Ethiopian maid 'accuses WHO official in Thailand of slavery'
1 Apr 2015 at 6:42am
Thai police said Wednesday they are investigating a senior Bangkok-based World Health Organization official and his wife after their Ethiopian maid accused them of modern-day slavery and physical abuse. The 25-year-old maid filed a complaint last month accusing her employers of beating her and forcing her to work without pay for nearly two years at their residence in a plush expat colony in Nonthaburi, a northern satellite city of Bangkok, police said. "They (the official and his wife) have been accused of human trafficking, tricking her to work, failing to pay her and abuse," Police Colonel Mana Tienmaungpak, head of investigations at Pakkred police station in Nonthaburi, told AFP. The maid's lawyer Surapong Kongchantuk from the Lawyers Council of Thailand confirmed his client had worked for a "high-ranking WHO representative" from July 2013 until early March.
Where Do the World's Hungriest People Live? Not Where You Think
1 Apr 2015 at 4:23am
If you were tasked to end hunger and malnutrition in the world, you might first ask: Where do such vulnerable people live? It may be a surprise that the majority of the world's hungry and malnourished live in large Middle Income Countries (MICs), some of which are global economic powerhouses. These countries are hosts to the Missing Middle, or...
World's oldest person dies at 117 in Japan
1 Apr 2015 at 3:01am
The world's oldest person, Misao Okawa, died in Japan on Wednesday, a month after celebrating her 117th birthday. When she turned 114, she was officially recognised by Guinness World Records as the oldest woman in the globe. Japan, known for the longevity of its people, is home to the world's oldest man -- Sakari Momoi, who celebrated his 112th birthday in February. In 2013, life expectancy for women in Japan was 86.61, the longest in the world followed by Hong Kong women, according to the health ministry.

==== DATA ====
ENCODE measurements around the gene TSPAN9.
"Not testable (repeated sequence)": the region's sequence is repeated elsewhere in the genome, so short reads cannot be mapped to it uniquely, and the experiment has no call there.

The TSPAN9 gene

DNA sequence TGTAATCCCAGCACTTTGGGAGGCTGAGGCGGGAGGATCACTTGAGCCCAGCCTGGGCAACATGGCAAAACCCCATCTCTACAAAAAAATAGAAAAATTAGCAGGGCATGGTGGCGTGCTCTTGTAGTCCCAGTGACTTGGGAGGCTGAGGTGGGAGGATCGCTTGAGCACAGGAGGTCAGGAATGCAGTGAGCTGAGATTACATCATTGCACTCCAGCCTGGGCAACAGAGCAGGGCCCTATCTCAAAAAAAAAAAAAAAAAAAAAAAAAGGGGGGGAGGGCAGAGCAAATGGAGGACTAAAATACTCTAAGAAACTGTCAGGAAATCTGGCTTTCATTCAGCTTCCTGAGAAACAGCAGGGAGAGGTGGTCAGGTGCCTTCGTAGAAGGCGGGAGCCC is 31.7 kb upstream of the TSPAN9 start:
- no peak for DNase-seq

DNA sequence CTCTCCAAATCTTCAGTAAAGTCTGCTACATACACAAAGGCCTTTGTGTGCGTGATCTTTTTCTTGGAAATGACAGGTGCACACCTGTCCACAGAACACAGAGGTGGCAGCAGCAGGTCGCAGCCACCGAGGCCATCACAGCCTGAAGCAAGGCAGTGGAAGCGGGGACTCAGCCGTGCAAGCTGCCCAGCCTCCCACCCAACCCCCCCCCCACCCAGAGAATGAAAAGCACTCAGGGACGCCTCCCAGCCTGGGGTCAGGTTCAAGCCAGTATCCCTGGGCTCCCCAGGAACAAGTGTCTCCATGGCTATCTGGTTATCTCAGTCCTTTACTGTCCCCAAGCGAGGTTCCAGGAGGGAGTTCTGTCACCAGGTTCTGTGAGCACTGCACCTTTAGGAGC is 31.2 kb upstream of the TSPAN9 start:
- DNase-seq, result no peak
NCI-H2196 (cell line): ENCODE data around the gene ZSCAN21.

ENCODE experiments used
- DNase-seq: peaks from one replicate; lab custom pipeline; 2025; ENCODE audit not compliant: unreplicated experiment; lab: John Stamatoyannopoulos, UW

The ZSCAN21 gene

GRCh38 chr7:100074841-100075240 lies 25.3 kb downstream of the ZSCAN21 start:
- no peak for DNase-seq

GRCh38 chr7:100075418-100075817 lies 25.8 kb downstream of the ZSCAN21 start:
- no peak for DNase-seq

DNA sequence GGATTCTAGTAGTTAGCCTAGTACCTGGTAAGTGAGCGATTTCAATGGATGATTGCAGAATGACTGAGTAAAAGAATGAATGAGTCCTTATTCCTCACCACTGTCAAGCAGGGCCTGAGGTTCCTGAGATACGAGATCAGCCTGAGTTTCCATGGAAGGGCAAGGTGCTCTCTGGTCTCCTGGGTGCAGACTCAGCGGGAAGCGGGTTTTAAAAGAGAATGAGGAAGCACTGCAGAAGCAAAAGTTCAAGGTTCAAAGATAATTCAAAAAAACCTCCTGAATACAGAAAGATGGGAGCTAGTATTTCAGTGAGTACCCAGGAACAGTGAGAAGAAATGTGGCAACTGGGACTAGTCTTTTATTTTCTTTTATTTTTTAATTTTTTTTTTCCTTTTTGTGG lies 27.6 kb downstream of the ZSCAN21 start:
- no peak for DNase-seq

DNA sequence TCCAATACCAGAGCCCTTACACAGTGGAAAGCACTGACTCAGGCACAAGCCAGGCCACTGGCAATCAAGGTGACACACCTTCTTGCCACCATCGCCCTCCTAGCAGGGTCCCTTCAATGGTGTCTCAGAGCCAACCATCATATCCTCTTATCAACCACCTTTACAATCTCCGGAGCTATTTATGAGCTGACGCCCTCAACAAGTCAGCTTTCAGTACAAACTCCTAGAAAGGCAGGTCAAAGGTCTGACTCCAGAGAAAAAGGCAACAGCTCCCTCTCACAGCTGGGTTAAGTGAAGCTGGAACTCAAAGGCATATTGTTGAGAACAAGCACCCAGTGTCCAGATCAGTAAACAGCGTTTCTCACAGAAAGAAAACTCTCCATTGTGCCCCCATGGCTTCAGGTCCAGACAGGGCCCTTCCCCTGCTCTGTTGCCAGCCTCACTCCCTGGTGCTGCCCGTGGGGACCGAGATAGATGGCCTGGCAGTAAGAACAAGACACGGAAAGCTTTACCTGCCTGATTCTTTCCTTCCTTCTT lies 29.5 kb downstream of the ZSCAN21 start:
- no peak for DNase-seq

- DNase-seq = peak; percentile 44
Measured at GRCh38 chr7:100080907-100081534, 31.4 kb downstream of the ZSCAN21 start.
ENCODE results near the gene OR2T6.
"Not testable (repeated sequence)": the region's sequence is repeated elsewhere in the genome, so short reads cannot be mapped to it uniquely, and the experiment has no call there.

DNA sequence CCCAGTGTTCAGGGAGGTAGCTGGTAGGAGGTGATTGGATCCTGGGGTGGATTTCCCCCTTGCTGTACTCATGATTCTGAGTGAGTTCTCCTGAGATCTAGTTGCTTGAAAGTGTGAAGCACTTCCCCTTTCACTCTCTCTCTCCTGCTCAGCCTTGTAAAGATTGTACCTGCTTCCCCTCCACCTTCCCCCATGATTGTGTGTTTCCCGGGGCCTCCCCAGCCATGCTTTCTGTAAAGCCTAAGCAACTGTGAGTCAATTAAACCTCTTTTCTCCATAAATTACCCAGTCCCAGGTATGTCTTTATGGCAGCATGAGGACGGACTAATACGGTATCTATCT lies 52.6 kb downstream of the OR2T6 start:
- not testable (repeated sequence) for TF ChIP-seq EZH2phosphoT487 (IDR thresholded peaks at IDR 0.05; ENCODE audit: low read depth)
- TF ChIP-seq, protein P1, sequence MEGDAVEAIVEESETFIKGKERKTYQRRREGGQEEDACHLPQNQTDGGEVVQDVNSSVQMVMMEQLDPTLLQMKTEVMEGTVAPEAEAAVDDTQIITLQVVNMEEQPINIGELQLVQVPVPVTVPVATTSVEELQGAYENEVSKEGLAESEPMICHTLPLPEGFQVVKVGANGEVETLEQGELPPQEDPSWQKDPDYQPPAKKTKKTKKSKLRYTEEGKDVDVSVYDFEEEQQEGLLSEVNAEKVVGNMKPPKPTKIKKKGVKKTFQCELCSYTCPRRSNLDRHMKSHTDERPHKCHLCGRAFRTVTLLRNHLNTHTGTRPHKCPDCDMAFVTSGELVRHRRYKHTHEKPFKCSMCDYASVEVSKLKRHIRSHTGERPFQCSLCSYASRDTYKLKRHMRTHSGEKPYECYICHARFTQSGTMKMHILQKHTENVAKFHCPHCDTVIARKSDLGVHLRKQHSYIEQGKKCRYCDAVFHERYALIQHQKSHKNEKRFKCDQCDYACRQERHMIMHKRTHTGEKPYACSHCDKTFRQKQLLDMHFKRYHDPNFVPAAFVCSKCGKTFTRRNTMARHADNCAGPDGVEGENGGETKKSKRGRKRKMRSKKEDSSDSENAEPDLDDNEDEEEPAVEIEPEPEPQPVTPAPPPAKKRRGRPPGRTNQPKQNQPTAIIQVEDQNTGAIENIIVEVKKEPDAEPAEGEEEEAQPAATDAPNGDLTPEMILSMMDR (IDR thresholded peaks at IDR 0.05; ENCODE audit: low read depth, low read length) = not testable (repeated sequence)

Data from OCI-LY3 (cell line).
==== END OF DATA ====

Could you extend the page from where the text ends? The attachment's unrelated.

Stigma stalks India's leprosy sufferers as disease returns
31 Mar 2015 at 10:53pm
Ganga Kalshetty was just two years old when India declared itself leprosy-free in 2005, giving her family hope that she would be spared the disfiguring disease and its social stigma. Kalshetty lives in one of India's dozens of informal "leper colonies", where many of her relatives are afflicted with the disease. Seven months ago her worst fears came true when she, too, was diagnosed with the disease. "I don't want to suffer like her," the 12-year-old told AFP as she glanced at her grandmother's clawed hands, a hallmark of leprosy sufferers, at the family's home in New Delhi.
Senior drivers strive to stay on the road
31 Mar 2015 at 10:43pm
Don Robertson isn't the type to let a snowstorm on the first day of spring -- or his age -- stop him from doing his appointed rounds. "Driving means to keep motivated," says "Mr. Don" as he set outs in his SUV to pick up a fellow Jersey Shore senior who no longer holds a driver's license. Nearly 85 percent held driver's licenses in 2010, compared to barely half in the early 1970s, according to American Automobile Association (AAA) research. "We know through research that older drivers are among the safest on the road," said Jacob Nelson, the AAA's director of traffic safety advocacy and research.
3-D print technology provides 'robohand' to 7-year-old girl
31 Mar 2015 at 8:48pm
LOS ALAMITOS, Calif. (AP) ? Seven-year-old Faith Lennox never thought much about putting a prosthetic limb where her missing left hand had once been.